My focus has always been on quality rather than quantity and I encourage readers to engage me in what they want to learn, read and need guidance with. Whether you participate publicly in the comments section of my posts with questions or privately via email I want to know what you’re having difficulty with and what information you’re seeking to learn about. They can be suggestions for a stock analysis, what my analyses are lacking, how my situational analysis can be broken down on a more basic level or more focus on a specific fundamental.

I won’t have all the answers, but I’ll try my best to point you in the right direction.

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{ 5 comments… add one }
  • Jae Jun November 10, 2008, 2:13 pm

    It’s true. I started on my own because my financial advisor was selling me funds with a commision of around 10%!

    After fees, I was getting 1% returns on the best of best days. Market was at around 8% at that time I believe.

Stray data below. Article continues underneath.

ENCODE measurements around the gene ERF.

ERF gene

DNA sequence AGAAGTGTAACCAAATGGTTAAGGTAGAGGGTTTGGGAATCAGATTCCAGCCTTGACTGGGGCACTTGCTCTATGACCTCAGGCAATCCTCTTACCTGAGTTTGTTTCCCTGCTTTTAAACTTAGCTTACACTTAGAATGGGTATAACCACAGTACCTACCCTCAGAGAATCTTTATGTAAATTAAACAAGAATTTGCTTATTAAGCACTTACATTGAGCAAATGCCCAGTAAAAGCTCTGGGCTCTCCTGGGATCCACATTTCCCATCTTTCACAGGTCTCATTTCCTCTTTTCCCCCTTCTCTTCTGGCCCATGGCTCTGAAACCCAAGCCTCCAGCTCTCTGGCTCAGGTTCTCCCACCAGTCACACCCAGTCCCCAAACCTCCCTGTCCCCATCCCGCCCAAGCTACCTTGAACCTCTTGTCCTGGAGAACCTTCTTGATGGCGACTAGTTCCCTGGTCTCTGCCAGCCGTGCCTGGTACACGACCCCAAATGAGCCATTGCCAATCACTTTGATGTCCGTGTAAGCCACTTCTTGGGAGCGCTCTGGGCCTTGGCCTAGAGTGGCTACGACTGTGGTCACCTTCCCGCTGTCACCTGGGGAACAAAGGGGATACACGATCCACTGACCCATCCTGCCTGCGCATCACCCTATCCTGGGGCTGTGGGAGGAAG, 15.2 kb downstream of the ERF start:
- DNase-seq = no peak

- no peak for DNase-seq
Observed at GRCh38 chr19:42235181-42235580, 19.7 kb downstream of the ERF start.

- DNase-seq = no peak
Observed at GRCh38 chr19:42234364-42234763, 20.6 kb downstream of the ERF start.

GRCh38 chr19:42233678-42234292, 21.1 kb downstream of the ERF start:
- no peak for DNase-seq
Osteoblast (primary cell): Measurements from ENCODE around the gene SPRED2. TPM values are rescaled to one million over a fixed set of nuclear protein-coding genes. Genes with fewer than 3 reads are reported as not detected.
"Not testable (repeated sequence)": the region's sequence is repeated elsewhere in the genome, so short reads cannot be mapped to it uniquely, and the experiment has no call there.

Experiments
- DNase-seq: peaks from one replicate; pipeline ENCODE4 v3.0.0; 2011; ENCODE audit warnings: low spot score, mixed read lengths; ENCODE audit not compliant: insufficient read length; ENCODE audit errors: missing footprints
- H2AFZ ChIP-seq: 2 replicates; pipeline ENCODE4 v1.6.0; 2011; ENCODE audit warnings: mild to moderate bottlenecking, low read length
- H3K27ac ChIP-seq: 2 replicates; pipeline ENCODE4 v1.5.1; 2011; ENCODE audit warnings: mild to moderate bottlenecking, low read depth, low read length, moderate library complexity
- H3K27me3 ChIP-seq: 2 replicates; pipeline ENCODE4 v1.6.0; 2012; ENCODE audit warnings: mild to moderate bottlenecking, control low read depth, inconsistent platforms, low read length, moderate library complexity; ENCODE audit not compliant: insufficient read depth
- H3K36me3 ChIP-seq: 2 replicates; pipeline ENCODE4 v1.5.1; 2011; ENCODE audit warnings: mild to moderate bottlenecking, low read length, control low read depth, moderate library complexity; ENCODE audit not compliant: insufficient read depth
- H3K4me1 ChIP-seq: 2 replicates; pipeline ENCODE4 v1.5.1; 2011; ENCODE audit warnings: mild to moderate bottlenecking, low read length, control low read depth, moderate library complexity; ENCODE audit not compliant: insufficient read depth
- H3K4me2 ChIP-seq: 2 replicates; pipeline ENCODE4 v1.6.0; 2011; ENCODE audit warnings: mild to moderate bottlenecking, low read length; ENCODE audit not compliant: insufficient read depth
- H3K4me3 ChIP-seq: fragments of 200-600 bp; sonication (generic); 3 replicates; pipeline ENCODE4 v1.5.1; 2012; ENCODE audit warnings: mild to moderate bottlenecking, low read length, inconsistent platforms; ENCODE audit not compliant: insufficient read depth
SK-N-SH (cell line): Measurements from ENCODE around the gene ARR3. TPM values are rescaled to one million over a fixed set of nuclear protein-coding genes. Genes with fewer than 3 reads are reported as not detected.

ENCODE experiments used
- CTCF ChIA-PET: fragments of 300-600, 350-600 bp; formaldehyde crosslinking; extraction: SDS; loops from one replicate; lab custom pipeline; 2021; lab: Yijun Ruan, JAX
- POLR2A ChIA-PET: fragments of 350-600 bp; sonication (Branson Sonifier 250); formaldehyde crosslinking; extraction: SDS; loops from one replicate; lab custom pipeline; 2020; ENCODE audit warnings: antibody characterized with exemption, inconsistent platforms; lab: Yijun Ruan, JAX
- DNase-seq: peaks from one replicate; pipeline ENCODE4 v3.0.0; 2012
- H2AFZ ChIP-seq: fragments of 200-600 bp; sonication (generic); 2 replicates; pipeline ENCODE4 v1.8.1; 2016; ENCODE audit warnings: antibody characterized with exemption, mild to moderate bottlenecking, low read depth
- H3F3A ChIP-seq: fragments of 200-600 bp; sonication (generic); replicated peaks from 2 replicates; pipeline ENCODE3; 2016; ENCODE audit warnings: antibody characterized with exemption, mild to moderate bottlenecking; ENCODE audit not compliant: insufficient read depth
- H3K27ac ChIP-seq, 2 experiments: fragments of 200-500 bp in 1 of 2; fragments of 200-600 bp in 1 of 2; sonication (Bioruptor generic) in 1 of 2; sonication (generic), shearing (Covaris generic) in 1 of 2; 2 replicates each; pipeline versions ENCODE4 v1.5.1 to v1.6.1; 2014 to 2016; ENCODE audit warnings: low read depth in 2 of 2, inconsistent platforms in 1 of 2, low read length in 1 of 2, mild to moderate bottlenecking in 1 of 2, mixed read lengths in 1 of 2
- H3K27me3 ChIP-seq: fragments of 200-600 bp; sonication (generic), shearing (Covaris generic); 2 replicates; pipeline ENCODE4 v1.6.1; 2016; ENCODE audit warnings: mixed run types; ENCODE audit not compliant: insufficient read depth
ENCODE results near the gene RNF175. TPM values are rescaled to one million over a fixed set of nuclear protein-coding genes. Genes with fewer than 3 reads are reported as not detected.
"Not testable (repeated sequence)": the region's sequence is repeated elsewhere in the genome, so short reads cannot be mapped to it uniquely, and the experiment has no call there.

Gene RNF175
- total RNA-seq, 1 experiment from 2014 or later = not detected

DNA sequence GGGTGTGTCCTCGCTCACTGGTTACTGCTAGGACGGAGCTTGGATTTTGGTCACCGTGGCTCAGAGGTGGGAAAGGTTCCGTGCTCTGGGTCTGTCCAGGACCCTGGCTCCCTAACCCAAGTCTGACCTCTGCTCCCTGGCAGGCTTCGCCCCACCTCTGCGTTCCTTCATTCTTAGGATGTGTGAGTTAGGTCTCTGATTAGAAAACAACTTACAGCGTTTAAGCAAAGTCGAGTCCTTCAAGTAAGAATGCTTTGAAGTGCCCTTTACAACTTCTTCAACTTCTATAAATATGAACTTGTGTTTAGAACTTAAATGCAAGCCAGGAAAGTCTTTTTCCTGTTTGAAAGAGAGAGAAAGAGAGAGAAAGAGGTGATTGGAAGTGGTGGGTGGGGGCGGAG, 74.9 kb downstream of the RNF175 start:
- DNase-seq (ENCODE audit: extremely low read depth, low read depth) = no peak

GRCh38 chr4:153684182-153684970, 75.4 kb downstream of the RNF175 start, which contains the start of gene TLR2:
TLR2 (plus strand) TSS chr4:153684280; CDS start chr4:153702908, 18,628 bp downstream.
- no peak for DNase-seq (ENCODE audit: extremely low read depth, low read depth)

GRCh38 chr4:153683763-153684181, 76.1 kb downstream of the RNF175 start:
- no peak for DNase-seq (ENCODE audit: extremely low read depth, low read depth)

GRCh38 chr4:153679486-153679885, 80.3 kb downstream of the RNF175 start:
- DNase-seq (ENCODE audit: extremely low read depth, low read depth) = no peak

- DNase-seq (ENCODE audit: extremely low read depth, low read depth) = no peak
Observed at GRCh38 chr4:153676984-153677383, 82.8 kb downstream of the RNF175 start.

Boy that got my blood boiling.

  • Nurseb911 November 10, 2008, 3:37 pm

    10% Jae?!!!
    That’s not financial advice that’s robbery! BTW…can you buy stock in the company that sold you those products?

  • Becky November 10, 2008, 5:42 pm

    That would make my blood boil too- wow! I think the best business model that I have heard about in a long time is Darwin Gillett’s, which he lists in his book, “Noble Enterprise.”

  • Ethan Bloch November 10, 2008, 7:17 pm

    Well said…

    However there is one thing that is scary to me… the average retail investor engaging in enterprising investing… a very scary thought indeed.

    Granted brokers usually are worthless, however taking control of your investments and pursuing an active investing approach is not a great choice either.

    The main point being many of us have full time jobs and or families that lie outside the field of finance. Meaning we are handicapped to learn and teach ourselves the various mental models needed to intelligent analyze a business.